Dr. Gabert explained that “the reason the name of the trip was an international trip was because originally the trip was meant to be to Ecuador,” and there was a change of plans due to circumstances beyond the control of the Service and Solidarity program. Dr. Gabert continued to take responsibility for “contribut[ing] to the misunderstanding of Puerto Rico” by “not changing the name to better reflect the relationship of Puerto Rico as a territory of the United States.”

While the naming of the trip is undoubtedly part of the ease with which many people disregard Puerto Rico, we also must be cognizant of the fact that we all could be doing more. We have all failed Puerto Rico, in one way or another. As a commonwealth of the United States with no voice in national elections, the Puerto Rican voice has been silenced. Those of us with voices and votes must constantly bear in mind those who have been denied this privilege. For me, this means electing officials that will govern with compassion on behalf of those who are silenced, and not electing officials who can be found in the aftermath of a tragic natural disaster throwing rolls of toilet paper into the crowd like t-shirts at a baseball game.

White Students Relieved by Whitewashed Syllabi

With syllabus week nearing its end, students are relieved to be met once again with multiple homogeneous syllabi. “I got concerned that I might have to listen to someone that doesn’t look like me,” a white male sophomore told The Hilltopper. “It puts me at ease to know that every class is filled with a slew of dead white men,” said another. Students in philosophy, theology, and English courses alike were comforted to know that their syllabi would remain representative of a single elite portion of the population.

A diverse syllabus can be harmful to systems of oppression that ensure the continuation of a white heteronormative patriarchal society, explained a white male professor from an undisclosed department. Male and female professors seem to agree with the assessment across disciplines – there simply isn’t room for anyone else.

The homogeneous syllabi are effective in reinforcing the systems of oppression with which many professors are comfortable. Said one student, “I thought that maybe there was even just one black or gay or Asian or Native American or Hispanic or female or transgender author in the past few centuries that had written something worth studying, but if my professor couldn’t find one, then I guess there isn’t! It’s honestly a relief to be reassured of my superiority.”

Other students seemed to agree, saying they didn’t sign up to read such trivial authors as Presidential Medal of Freedom winner Maya Angelou, Nobel prize winner Toni Morrison, or Pulitzer prize winner Alice Walker.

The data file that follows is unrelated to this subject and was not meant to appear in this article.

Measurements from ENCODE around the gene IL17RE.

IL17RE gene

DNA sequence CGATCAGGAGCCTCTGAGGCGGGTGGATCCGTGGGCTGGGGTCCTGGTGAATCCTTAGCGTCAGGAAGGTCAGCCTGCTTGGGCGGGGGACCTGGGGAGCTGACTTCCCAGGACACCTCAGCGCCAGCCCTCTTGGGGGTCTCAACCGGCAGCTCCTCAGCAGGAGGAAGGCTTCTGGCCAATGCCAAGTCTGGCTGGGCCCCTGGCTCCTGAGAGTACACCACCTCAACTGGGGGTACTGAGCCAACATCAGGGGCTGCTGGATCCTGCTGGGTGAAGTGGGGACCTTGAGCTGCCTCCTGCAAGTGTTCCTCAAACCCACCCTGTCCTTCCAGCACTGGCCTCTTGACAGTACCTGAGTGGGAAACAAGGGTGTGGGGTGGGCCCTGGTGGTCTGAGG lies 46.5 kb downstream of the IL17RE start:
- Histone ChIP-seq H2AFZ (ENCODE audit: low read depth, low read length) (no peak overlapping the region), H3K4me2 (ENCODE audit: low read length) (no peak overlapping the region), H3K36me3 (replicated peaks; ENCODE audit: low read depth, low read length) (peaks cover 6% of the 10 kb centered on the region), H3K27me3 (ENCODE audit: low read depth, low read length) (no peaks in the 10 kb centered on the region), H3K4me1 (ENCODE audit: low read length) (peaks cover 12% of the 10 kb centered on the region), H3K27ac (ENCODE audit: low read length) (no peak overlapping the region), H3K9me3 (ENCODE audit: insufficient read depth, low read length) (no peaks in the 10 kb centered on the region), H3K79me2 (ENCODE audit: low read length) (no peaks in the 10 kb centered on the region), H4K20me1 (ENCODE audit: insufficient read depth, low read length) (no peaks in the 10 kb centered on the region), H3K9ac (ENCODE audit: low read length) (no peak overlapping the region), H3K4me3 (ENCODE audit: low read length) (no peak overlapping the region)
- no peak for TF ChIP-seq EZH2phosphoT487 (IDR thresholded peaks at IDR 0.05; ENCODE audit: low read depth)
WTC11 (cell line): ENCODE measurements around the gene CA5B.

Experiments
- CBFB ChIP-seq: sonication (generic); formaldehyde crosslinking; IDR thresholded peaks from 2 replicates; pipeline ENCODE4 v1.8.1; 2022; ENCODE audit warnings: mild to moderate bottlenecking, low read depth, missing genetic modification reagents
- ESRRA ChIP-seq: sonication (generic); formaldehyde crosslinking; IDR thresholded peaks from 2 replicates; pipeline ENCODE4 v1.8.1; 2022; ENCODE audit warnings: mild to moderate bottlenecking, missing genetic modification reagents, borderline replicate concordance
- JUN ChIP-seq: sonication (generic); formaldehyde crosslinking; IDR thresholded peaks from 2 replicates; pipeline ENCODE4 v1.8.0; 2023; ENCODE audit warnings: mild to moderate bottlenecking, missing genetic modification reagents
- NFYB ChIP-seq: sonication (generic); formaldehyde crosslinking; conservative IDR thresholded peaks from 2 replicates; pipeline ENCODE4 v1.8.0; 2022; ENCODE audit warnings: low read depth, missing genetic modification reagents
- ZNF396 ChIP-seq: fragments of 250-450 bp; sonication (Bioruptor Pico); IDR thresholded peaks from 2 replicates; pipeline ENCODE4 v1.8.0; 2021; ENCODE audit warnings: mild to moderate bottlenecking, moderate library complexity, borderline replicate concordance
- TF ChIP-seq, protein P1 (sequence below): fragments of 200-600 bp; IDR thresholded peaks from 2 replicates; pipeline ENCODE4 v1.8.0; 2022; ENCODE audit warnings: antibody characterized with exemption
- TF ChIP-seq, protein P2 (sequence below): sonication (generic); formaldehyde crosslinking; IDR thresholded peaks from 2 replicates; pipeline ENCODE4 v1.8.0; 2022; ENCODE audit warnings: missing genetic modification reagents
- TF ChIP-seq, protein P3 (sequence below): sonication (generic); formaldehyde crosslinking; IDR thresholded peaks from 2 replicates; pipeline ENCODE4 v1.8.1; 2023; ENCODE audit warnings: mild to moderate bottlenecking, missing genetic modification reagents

Select professors reported feeling pressure to update their syllabi due to the “changing times” and an increasingly liberal atmosphere in academia. Initially worried, professors have found innovative ways to satisfy these expectations without threatening the status of white men. “You simply put diverse scholars at the very end of the syllabus,” reported multiple professors. This way, they explained, you can still spend the majority of the class preserving the voices of dead white men. Backloading the syllabus allows professors to blame the exclusion of diverse voices on time. For example, one class simply “ran out of time for Dorothy Day.”

Among the other suggestions for skirting the demands for diversity? Some recommended using snow days as an excuse to skip classes that feature non-white authors, bemoaning ‘political correctness’ for the full 50-minute class time, and taking advantage of their tenured status to simply ignore any demands for inclusion.

Some professors blame the lack of inclusion on the demands of the core curriculum, which mandates they cover certain topics depending on the core learning outcome. With such rigorous expectations, it is nearly impossible to include voices beyond Aquinas and Bentham, explained theology and philosophy professors, respectively.

Other professors were simply confused by the request for more diverse perspectives. Said one, “I’m teaching a core course, not an elective. Why would I need to include someone who isn’t a straight white male? It’s literature, not African-American literature. I’m all for them being in a syllabus, but why can’t we just keep them separate but equal?”

Students Attempt to Study for Finals Without Being Morally Outraged

‘Twas the night before finals
when all through the Hilltop,
all students were studying,
until hate made them stop.

Early Sunday evening, The Hilltopper received word from multiple nameless sources that students naively believed they could endure finals week without facing discrimination. “We just assumed, you know, that people would stop attacking our identities for this one week,” a student reflected.